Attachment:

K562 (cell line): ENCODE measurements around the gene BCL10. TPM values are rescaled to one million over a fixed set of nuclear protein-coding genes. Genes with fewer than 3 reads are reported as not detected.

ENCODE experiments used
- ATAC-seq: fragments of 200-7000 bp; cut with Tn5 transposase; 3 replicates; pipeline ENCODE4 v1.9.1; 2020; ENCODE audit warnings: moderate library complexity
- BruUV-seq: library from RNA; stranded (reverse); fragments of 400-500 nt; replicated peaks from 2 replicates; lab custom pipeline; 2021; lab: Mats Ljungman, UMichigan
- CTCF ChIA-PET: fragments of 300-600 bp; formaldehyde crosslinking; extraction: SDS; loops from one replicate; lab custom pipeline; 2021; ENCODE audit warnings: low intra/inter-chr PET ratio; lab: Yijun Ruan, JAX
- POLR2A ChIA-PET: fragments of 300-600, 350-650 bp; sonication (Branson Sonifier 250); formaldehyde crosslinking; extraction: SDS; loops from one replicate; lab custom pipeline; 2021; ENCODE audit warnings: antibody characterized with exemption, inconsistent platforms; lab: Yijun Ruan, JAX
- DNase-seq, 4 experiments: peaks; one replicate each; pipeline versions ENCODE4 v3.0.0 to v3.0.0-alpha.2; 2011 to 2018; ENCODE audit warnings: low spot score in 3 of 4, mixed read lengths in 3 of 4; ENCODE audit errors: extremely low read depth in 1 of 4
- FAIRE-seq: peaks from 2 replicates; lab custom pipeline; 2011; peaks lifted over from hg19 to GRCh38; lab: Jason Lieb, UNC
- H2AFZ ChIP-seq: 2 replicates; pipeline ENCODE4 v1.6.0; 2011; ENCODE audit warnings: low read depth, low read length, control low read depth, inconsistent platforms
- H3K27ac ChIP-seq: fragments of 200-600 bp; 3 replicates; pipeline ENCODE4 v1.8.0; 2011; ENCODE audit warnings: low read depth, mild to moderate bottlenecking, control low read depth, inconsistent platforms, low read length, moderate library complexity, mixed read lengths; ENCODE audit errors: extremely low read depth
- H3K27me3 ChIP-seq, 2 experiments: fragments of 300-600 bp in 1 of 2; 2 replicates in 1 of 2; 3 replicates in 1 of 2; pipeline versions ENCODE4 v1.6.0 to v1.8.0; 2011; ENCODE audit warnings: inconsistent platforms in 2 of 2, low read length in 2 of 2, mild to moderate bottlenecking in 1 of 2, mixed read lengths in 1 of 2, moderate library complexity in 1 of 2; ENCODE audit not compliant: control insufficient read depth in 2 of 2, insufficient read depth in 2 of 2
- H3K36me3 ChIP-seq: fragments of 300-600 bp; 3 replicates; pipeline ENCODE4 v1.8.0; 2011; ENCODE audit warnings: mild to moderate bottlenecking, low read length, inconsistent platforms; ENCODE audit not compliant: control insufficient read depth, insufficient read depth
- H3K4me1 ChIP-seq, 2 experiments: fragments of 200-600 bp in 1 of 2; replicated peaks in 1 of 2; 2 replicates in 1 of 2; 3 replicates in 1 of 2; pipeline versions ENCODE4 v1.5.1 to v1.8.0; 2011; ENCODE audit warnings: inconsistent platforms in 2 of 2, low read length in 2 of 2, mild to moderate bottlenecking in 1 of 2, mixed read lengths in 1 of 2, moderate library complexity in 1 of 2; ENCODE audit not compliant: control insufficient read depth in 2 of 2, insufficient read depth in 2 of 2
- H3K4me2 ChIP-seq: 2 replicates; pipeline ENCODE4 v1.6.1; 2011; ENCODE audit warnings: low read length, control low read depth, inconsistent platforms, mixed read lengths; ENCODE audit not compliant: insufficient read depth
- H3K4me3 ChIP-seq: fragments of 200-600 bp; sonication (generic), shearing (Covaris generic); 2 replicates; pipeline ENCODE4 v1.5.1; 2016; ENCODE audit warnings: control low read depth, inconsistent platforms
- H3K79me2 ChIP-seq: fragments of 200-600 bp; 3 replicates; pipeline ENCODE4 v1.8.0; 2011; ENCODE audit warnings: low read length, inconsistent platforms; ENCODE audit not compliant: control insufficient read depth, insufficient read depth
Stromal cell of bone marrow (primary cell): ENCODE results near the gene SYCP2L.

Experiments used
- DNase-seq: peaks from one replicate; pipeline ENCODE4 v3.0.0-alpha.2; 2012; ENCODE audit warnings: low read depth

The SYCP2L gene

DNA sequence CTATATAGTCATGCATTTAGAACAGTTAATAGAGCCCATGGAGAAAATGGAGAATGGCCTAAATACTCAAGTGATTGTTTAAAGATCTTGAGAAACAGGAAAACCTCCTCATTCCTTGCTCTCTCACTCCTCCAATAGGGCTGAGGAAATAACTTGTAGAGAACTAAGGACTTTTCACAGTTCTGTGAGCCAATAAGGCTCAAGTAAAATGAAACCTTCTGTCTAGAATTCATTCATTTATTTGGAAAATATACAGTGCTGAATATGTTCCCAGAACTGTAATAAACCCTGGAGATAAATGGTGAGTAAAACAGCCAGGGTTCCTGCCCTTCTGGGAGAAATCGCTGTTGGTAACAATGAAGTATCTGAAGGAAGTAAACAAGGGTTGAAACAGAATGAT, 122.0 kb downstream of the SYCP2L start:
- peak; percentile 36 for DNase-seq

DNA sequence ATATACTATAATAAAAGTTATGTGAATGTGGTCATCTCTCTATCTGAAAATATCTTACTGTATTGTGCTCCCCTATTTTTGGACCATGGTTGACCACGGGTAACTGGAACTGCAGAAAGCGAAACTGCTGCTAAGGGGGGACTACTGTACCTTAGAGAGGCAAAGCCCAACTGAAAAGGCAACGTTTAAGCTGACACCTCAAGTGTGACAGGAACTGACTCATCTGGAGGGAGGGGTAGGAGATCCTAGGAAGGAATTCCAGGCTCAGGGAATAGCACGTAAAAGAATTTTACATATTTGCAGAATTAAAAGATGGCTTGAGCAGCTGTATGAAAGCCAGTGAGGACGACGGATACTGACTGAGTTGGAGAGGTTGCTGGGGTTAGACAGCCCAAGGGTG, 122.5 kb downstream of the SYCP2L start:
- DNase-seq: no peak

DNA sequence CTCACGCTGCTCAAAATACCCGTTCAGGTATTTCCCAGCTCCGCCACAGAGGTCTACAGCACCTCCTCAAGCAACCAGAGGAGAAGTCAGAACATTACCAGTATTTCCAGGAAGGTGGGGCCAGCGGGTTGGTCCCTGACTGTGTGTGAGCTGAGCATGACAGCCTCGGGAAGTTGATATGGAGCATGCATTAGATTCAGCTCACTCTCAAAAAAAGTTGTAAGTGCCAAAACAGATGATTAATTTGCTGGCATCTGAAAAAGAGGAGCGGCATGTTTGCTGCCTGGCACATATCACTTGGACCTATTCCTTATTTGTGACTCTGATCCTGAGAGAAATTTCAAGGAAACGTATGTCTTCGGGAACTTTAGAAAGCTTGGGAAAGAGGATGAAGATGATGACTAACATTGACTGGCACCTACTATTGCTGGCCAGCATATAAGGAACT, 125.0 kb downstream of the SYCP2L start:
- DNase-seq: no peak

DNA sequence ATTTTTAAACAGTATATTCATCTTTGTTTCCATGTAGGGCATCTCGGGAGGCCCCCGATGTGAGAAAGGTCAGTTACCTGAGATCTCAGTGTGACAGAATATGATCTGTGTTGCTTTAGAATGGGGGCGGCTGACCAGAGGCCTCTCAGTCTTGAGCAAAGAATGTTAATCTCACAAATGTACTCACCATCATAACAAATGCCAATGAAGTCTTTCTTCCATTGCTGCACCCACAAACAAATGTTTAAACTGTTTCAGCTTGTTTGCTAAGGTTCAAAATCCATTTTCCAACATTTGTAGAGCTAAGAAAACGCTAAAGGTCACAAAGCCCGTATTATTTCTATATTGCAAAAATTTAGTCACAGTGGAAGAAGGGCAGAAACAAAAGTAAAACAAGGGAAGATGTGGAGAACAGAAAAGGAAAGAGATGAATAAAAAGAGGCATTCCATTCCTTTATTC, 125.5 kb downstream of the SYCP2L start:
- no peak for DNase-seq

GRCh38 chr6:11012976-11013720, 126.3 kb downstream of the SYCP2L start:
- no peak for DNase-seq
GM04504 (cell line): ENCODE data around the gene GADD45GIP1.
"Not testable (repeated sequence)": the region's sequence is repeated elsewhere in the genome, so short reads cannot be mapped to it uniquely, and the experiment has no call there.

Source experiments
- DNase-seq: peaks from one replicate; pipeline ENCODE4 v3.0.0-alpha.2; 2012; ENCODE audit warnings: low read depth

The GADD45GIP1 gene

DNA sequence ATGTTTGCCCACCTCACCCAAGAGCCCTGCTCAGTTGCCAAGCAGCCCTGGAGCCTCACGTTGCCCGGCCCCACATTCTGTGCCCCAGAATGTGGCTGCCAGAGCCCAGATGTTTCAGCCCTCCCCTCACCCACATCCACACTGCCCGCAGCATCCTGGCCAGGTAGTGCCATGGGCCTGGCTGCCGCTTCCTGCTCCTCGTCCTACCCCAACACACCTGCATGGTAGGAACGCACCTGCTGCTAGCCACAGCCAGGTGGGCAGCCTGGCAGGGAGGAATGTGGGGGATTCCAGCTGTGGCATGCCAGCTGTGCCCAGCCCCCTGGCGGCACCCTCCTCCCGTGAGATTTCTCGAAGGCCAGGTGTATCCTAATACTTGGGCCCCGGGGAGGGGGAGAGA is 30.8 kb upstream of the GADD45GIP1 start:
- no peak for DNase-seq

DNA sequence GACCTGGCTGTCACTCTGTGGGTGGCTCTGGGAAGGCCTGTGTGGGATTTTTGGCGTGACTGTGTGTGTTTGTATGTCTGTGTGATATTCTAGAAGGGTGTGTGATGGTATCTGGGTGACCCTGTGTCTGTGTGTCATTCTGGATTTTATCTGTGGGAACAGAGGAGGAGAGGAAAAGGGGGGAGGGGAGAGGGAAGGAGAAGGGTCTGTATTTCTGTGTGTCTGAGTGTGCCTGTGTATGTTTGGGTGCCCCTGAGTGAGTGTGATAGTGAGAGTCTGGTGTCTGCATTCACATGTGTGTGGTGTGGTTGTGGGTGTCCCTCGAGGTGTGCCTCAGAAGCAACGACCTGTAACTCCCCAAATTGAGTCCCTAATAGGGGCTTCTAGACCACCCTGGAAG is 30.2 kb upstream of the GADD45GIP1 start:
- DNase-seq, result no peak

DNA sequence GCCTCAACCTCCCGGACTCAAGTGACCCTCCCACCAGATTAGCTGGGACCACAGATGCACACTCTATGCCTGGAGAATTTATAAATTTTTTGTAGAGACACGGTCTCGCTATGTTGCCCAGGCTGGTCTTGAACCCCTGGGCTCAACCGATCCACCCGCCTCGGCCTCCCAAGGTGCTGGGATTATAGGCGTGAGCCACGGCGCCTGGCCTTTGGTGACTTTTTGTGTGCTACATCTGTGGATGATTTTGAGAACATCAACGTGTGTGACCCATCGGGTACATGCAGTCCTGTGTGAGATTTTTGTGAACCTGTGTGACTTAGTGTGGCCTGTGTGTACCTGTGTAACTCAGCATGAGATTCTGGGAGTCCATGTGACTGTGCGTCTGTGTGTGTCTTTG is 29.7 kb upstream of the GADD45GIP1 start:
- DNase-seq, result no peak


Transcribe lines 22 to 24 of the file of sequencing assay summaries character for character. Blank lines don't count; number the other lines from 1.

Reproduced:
- peak; percentile 36 for DNase-seq

DNA sequence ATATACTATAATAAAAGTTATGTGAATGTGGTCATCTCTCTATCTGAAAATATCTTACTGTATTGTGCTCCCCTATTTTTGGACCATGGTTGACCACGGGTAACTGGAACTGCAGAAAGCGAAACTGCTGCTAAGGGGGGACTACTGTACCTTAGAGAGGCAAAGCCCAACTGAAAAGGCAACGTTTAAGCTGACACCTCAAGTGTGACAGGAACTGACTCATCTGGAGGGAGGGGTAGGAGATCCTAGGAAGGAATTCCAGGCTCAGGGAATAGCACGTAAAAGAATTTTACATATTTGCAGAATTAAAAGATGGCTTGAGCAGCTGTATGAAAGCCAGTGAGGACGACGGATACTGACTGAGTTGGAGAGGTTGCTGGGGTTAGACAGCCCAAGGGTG, 122.5 kb downstream of the SYCP2L start:
- DNase-seq: no peak